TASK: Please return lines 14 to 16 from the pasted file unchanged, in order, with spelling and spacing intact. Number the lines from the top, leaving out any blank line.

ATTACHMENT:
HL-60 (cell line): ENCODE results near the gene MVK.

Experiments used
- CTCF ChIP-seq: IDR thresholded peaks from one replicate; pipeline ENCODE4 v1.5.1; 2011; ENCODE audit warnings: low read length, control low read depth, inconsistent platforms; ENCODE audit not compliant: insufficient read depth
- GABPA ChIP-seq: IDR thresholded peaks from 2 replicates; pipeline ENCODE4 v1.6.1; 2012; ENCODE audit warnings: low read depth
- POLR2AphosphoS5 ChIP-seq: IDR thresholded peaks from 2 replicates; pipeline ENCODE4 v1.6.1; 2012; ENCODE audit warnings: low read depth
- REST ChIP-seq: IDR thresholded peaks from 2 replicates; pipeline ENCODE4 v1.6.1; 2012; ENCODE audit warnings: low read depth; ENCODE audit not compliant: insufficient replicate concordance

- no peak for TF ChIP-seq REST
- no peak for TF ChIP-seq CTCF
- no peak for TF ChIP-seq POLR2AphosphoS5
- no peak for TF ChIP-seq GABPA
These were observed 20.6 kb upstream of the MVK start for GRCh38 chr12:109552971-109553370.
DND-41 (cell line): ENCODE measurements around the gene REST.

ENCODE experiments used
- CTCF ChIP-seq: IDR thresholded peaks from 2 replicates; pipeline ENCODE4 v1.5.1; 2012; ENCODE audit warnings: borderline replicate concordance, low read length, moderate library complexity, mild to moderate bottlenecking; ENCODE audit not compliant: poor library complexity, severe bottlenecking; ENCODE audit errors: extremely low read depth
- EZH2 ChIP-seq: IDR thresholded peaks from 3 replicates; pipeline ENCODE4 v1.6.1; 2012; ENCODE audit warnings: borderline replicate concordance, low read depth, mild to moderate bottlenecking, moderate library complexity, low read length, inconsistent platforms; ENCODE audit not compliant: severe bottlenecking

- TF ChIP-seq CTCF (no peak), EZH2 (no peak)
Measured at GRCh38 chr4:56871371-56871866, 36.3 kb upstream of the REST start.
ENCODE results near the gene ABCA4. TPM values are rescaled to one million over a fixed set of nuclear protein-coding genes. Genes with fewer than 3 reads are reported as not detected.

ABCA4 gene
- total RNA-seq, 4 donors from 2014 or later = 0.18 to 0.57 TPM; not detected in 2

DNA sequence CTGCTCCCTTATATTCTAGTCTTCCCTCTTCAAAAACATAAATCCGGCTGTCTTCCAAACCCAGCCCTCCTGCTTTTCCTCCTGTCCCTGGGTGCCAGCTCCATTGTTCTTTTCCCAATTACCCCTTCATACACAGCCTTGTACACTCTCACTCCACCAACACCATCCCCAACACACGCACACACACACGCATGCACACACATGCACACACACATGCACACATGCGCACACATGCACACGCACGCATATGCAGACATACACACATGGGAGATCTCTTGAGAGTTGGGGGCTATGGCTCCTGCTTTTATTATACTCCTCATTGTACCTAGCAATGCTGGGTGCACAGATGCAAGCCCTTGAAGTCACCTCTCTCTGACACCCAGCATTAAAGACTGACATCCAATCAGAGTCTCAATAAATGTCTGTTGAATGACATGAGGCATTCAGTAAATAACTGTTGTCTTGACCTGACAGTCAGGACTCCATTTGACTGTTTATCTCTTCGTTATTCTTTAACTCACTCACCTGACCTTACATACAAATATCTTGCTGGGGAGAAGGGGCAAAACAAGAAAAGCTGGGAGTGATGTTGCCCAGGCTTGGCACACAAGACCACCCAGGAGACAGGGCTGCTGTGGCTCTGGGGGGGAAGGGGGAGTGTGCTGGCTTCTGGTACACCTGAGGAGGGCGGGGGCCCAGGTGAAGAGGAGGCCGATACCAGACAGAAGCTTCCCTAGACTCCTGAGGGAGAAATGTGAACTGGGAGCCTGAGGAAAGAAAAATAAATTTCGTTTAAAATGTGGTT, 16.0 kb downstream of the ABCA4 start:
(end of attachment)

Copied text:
- CTCF ChIP-seq: IDR thresholded peaks from 2 replicates; pipeline ENCODE4 v1.5.1; 2012; ENCODE audit warnings: borderline replicate concordance, low read length, moderate library complexity, mild to moderate bottlenecking; ENCODE audit not compliant: poor library complexity, severe bottlenecking; ENCODE audit errors: extremely low read depth
- EZH2 ChIP-seq: IDR thresholded peaks from 3 replicates; pipeline ENCODE4 v1.6.1; 2012; ENCODE audit warnings: borderline replicate concordance, low read depth, mild to moderate bottlenecking, moderate library complexity, low read length, inconsistent platforms; ENCODE audit not compliant: severe bottlenecking

- TF ChIP-seq CTCF (no peak), EZH2 (no peak)